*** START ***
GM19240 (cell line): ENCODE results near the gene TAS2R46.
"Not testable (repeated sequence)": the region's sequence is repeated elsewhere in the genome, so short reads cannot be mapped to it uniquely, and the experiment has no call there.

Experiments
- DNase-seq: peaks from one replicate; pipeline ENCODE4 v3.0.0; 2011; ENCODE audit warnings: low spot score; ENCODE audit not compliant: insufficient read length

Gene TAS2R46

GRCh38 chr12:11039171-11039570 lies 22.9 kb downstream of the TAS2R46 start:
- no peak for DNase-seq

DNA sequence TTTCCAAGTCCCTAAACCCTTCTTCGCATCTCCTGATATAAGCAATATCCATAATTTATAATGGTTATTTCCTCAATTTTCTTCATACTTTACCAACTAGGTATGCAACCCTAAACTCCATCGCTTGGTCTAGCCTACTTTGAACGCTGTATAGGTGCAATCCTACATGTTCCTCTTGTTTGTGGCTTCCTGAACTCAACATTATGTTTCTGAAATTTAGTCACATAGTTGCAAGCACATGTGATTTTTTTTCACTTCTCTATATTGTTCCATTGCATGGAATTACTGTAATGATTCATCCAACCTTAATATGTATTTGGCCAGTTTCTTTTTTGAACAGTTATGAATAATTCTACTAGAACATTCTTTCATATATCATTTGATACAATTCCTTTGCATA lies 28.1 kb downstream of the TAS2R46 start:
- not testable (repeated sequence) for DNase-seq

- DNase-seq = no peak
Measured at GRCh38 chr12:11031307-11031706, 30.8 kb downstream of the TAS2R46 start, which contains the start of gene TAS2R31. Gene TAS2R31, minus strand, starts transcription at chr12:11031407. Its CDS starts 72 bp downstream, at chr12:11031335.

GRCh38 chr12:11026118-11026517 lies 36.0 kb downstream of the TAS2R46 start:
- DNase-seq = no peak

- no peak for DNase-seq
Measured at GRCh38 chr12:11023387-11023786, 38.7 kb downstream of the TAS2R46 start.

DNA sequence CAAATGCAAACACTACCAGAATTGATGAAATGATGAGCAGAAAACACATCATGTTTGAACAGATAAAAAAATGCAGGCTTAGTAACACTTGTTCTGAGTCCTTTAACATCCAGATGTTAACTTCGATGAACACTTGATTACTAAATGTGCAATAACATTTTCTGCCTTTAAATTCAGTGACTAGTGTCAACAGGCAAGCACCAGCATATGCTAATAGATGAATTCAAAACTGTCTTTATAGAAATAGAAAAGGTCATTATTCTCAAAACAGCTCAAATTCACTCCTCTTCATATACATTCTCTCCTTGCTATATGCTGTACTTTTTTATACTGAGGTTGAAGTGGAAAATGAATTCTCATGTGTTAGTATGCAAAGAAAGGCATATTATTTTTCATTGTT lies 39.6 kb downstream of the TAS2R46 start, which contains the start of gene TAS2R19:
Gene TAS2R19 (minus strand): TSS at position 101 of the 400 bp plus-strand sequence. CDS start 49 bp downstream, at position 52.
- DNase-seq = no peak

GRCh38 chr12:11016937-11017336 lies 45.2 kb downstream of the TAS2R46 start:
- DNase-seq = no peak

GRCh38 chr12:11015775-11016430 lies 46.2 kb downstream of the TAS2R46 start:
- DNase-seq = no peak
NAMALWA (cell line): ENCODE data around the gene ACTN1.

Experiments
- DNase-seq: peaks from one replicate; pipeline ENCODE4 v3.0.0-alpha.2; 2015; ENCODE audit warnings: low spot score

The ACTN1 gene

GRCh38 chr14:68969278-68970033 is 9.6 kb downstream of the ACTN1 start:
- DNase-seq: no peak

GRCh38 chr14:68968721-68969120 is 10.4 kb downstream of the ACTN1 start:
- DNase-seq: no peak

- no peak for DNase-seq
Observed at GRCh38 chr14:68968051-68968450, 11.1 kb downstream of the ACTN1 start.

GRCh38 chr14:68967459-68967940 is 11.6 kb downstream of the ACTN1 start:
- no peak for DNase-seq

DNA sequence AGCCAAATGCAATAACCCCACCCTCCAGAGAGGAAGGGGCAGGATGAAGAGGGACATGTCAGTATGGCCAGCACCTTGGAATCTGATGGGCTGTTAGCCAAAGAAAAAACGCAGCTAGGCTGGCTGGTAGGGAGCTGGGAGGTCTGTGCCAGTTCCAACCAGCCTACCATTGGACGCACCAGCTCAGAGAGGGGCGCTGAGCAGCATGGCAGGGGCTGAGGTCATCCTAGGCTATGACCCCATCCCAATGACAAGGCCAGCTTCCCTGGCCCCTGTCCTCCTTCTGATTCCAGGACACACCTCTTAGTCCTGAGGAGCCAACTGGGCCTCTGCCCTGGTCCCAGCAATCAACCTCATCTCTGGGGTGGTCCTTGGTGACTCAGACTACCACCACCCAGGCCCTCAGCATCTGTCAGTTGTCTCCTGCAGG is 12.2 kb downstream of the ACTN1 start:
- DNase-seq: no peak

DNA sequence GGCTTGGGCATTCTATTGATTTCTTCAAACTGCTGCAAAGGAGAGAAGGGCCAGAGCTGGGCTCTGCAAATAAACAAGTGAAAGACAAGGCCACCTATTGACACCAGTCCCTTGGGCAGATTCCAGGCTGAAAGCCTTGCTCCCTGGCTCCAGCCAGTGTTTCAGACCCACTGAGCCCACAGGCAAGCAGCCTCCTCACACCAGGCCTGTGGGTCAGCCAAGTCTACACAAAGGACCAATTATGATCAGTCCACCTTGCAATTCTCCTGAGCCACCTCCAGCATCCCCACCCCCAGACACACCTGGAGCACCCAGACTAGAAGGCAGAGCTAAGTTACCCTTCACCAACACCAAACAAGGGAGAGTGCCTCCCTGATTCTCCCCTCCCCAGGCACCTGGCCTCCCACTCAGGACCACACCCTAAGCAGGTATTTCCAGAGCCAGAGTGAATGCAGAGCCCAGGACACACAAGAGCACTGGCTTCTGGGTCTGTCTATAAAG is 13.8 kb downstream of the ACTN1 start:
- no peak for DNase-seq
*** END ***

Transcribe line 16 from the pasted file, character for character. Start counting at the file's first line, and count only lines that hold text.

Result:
DNA sequence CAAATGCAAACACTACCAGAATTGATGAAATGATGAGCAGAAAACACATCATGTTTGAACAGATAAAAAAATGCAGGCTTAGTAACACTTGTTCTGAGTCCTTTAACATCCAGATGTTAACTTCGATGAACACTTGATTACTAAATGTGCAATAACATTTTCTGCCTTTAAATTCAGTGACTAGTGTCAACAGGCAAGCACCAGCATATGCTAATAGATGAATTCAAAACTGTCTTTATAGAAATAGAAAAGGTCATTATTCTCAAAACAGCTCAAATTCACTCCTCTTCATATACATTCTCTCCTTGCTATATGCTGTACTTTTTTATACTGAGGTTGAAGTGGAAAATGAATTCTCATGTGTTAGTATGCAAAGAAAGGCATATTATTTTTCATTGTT lies 39.6 kb downstream of the TAS2R46 start, which contains the start of gene TAS2R19: